(1) a written notice of the conditions allegedly violated;

        (2) a court hearing on the violation(s) including:

            (a) a disclosure of the evidence against him, or,

            (b) a waiver of the presentation of the State's evidence by an in-court admission of the willful or without lawful excuse violation as contained in the written notice (or report) of violation,

            (c) an opportunity to be heard in person and to present witnesses and evidence,

            (d) the right to cross-examine adverse witnesses;

        (3) a written judgment by the judge which shall contain

            (a) findings of fact as to the evidence relied on,

            (b) reasons for revoking probation.

State v. Williamson, 61 N.C. App. 531, 533-34, 301 S.E.2d 423, 425 (1983) (citations omitted).
    Here, Defendant received notice of his alleged probation violations, and despite Defendant's contentions to the contrary, a hearing was held. The State presented the testimony of Defendant'sprobation officer, who testified to the violations committed by Defendant. Defendant was then given an opportunity to be heard, at which time counsel read a statement from Defendant admitting the violations and taking responsibility for his actions. Defendant then personally spoke to the court, declaring that he had no “legitimate excuse” for violating his probation. There is no requirement that the court personally examine a defendant regarding his waiver of a violation hearing, or his admission that he violated his probation, akin to that required when a defendant pleads guilty. Cf. N.C. Gen. Stat. § 15A -1022 (2005). Thus, we conclude there was no violation of Defendant's right to due process, and the assignment of error is overruled.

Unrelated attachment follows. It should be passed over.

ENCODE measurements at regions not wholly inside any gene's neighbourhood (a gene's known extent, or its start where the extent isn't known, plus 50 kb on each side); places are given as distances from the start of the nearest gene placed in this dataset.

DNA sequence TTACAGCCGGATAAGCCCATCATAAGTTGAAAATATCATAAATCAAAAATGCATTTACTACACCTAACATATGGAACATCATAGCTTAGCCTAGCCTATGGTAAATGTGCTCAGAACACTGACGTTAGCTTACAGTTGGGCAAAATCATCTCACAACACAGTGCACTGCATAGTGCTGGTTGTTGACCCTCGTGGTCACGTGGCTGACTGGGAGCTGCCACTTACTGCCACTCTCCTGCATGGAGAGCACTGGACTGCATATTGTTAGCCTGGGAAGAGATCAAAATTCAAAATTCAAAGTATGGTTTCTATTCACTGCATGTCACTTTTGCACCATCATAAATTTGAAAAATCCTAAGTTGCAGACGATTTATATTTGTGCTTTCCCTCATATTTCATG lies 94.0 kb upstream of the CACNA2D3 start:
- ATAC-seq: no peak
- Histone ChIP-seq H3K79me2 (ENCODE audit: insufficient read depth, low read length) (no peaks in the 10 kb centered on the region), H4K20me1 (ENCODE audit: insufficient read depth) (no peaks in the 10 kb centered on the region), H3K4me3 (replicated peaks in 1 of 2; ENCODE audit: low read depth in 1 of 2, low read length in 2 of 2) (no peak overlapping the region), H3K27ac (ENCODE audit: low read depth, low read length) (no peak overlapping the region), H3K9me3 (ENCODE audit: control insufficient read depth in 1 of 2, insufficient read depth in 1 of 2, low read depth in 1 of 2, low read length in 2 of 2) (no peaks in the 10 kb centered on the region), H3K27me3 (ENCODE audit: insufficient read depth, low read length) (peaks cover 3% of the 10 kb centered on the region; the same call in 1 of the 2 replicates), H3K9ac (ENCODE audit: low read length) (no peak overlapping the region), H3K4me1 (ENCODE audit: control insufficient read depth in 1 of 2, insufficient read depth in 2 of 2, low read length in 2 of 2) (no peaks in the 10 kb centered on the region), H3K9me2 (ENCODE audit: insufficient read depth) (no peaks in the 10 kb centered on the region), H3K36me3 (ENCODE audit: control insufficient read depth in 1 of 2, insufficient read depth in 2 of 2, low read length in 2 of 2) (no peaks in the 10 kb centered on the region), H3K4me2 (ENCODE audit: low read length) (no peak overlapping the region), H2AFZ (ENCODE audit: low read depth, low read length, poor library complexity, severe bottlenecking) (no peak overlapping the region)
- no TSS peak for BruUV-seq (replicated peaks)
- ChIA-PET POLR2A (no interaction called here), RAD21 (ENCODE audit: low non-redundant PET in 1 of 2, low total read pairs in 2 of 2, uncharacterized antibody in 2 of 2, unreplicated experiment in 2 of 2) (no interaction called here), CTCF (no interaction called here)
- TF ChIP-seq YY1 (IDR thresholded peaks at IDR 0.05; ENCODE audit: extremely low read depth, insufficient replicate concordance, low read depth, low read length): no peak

Defendant next argues the trial court failed to make sufficient findings of fact to support the probation revocation. We disagree.
    The trial court found that, based on the record, as well as the evidence presented by the parties, Defendant had violated the terms of his probation as alleged in the probation violation report. When a court prefaces its findings with words such as “[b]ased upon the evidence presented,” the court sufficiently shows that it considered all the evidence, including evidence presented by the defendant. Williamson, 61 N.C. App. at 535, 301 S.E.2d at 426. The court is not required to make specific findings of fact regarding each of the defendant's allegations. Id. This Court has stated:
        Although the Judge could have been more explicit in the findings by stating that hehad considered and evaluated defendant's evidence . . . and found it insufficient to justify breach of the probation condition, we hold that his failure to do so does not constitute an abuse of discretion. It would not be reasonable to require that a judge make specific findings of fact on each of defendant's allegations tending to justify his breach of conditions.

Id. Accordingly, we find no error.
    Affirmed.
    Judges ELMORE and GEER concur.
     Report per Rule 30(e).


Footnote: 1
     State v. Williamson, 61 N.C. App. 531, 533-34, 301 S.E.2d 423, 425 (1983).